Satoshi Ikeuchi, Professor, Religion and Global Security, University of Tokyo
Two paths are diverging in front of us as the world stumbles to feet recovering from the COVID-19 crises.
The first path is an optimistic and positive scenario in which the world unites itself to turn this crisis into once-in-centuries’ opportunity to make a major revision of the globalization.
The World Economic Forum takes this view and proposes an initiative to advocate a “Great Reset,” according to its website.
Certainly, we might expect or dream of such a great opportunity.
Of course, it would be better if we constructively take advantage of this extraordinary situation in altering and reconfiguring our approaches to globalization, devising new ways of overcoming the malaise of it.
The other pessimistic view, however, looms large. COVID-19 might be another strong accelerator of problems we have been plagued by for a long time.
From this point of view, what was bad before COVID-19 will become worse after it, exacerbating during the prolonged “With-Corona” age.
I’m in a mood to take this latter pessimistic view, for the moment. The Great Reset argument seems like a salvation theology which gives us a hope of the great reset away from the unsolvable problems, with the help of some the almighty power outside who judges ever-righteously and all-correctly.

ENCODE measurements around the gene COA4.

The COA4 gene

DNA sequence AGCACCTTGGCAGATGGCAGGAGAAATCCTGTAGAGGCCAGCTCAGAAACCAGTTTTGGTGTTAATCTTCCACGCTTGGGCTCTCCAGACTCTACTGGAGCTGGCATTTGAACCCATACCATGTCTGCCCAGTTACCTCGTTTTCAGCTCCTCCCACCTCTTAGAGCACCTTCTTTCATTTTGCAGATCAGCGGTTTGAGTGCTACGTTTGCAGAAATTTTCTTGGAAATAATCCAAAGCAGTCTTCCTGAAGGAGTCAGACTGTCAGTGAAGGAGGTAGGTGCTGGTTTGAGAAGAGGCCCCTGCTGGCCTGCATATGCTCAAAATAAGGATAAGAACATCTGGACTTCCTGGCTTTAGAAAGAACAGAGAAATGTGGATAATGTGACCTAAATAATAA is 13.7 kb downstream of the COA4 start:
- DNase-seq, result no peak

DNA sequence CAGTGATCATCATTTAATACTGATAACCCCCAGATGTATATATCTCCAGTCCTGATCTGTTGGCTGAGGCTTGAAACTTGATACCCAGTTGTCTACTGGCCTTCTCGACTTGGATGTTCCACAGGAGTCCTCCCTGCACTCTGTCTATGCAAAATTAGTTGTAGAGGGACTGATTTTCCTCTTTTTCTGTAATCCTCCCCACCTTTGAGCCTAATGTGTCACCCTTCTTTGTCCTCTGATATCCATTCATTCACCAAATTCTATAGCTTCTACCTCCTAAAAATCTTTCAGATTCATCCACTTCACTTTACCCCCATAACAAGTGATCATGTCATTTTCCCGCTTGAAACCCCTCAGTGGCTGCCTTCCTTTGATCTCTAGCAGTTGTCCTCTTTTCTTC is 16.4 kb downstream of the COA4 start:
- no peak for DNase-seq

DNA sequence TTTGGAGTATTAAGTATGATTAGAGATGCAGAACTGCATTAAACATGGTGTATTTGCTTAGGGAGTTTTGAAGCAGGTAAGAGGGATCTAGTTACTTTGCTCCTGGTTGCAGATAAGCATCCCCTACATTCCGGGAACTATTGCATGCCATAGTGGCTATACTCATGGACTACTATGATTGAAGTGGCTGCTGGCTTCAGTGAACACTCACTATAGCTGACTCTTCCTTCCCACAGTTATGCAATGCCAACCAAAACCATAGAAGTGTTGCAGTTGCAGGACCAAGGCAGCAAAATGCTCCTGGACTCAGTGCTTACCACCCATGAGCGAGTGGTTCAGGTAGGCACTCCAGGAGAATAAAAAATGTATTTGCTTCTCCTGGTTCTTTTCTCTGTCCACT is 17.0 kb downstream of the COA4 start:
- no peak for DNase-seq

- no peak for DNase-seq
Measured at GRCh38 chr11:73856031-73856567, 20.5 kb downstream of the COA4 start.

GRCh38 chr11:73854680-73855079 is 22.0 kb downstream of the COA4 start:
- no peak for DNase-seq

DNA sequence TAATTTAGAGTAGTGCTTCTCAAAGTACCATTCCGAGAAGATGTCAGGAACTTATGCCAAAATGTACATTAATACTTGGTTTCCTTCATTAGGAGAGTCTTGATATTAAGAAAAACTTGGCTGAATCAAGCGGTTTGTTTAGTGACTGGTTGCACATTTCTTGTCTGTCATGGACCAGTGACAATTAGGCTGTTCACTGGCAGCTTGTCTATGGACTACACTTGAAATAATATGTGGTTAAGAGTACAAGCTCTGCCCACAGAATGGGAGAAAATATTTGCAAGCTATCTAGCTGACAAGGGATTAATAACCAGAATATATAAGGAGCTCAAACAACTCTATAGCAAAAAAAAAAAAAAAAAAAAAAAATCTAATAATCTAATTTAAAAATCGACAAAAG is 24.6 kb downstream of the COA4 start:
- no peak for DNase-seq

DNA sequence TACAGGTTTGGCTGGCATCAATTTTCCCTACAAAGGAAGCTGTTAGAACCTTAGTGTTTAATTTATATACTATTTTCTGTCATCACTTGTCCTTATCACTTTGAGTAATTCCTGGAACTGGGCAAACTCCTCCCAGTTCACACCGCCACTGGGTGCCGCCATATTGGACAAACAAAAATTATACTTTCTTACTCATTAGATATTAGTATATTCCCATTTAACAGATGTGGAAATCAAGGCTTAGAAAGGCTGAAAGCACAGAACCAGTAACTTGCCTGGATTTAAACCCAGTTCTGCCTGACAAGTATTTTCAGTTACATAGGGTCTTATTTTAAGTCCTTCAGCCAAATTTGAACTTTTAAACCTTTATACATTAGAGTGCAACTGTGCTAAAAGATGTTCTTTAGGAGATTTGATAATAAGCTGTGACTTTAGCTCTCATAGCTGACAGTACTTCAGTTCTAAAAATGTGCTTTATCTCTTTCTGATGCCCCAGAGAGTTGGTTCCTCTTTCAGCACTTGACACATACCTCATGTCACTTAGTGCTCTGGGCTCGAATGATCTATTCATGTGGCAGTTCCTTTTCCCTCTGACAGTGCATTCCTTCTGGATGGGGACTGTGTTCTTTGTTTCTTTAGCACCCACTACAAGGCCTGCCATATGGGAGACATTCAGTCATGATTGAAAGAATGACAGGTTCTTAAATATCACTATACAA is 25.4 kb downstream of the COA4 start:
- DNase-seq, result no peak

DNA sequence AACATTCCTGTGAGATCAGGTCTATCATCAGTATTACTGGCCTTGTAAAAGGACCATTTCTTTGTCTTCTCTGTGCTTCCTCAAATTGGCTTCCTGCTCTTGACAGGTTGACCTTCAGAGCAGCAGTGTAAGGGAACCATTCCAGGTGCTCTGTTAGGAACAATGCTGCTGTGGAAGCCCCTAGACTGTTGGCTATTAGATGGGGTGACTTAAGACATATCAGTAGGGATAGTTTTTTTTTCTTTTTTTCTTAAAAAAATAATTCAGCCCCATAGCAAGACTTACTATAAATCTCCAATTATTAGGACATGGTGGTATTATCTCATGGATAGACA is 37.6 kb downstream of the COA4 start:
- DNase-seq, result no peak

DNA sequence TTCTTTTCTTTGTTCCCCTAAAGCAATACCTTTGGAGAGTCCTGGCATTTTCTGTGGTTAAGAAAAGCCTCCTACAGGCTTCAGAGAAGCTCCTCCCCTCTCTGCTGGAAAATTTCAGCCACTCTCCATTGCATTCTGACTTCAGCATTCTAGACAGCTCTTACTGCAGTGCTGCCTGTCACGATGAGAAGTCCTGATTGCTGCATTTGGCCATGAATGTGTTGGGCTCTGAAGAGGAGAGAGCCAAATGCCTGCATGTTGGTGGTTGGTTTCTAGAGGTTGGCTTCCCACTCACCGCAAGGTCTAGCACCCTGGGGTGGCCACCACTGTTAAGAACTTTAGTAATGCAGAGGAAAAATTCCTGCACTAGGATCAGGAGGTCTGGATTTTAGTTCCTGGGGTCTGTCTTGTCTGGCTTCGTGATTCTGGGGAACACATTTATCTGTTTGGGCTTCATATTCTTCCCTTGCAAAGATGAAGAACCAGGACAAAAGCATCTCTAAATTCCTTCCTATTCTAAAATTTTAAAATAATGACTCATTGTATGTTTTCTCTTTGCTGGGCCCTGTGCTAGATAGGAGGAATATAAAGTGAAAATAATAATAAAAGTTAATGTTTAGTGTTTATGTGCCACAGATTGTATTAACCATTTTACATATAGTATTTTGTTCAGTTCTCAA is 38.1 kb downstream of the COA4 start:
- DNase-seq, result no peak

However, as famous Quranic verses teaches us, “Allah will not change the condition of a people until they change what is in themselves” (Quran, Surat al-Ra’d, Verse 11), if people just wait for the salvation and stop trying to solve problems by themselves, the great reset will not come.
In contrast to the dream of the dawn of the new normal world in which social and economic malaise are solved miraculously, under the lockdown, those who already have social capital take easily advantage of the situation.
To be sure, the younger generation, who is familiar with the tools of the Internet and more used to live in virtual spaces, might take the lead in the stage of restricted social activities.
However, such emerging young generation which is able to take advantage of this situation might be limited to those who have inherited sufficient social capital from the generations of their parents. Those preexisting social capital is acquired and accumulated by face-to-face relationships within certain strata of society, which cannot be renewed or recreated in this situation of lockdowns.
After COVID-19 world, gap and divide in society might have been wider and the rich may become richer and the poor the poorer.
I hope this is a dystopian vision influenced by the psychological depression caused by the compulsory stay-at-home period for too long.